Leesburg Town Branch Habitat Restoration Project
The tree planting along Leesburg’s Town Branch stream on Saturday, June 6 was a great success.
Gem Bingol from Piedmont Environmental Council (PEC) kicked off the event.
She provided an overview of the project, describing the stream and how the riparian buffer will help improve water quality and explaining how we would plant 204 native trees and shrubs and 144 native perennial wildflower plants.
She then turned it over to Jeff Wolinski, the consulting ecologist and wetlands expert, who helped plan and select the plant species we’d be planting. He selected a great diversity of plants for this project that will not only benefit a wide variety of wildlife but also provide a more natural look to the restoration.
After giving a quick overview of the plants, Jeff demonstrated how to plant the trees and talked about fertilizer as well as the interrelationship between a beneficial fungus that grows in the soil and the plant roots.
Thankfully, Jeff, along with LWC’s Craig Himelright and Rocky Fera and a few others, spent Friday preparing for the planting by auguring the holes for the trees, placing the trees for planting, bringing out the mulch, and doing other preparations.
This pre-work made the planting straightforward, as volunteers could focus on planting the trees and mulching around them, rather than digging the holes.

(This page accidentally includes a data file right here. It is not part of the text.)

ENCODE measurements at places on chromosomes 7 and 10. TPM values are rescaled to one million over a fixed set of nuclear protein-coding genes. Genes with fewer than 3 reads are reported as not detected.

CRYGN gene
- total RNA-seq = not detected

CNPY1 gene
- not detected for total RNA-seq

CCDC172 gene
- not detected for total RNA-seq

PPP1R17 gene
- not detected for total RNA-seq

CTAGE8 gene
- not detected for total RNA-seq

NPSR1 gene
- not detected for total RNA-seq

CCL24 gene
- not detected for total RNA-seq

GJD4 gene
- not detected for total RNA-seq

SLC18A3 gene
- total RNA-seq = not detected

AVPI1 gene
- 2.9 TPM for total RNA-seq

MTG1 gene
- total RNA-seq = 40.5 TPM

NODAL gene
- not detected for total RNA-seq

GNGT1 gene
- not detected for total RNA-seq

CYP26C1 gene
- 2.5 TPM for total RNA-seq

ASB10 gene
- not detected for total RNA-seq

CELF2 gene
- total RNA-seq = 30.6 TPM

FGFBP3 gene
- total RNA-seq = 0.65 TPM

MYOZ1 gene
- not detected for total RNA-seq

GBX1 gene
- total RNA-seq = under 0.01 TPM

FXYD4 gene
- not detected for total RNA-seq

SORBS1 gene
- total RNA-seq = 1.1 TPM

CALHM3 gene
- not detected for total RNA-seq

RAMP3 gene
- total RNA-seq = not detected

On Saturday the work went quickly with over 50 volunteers from PEC, Loudoun Wildlife Conservancy, and an energetic Boy Scout Troop 998 jumping right in.
Volunteers came prepared with work gloves for getting hands-on with the planting.
Shovels were provided to help break up soil and put it back around the trees as they were settled into their holes. With the rain that we had the previous few days, the ground was very wet and a number of holes had filled with water overnight, making this a rather muddy job.
Eight people worked until almost 4 PM doing the final wrap-up of putting deer protectors around the trees and watering the plants.
Neely Law, Chair of Leesburg’s Watershed Committee, also played a key role in the success of the project. She was instrumental in getting the required permissions as well as the Leesburg Town Council’s support for the project, including their agreement that the planting area would be a no-mow area so it can become a viable riparian buffer.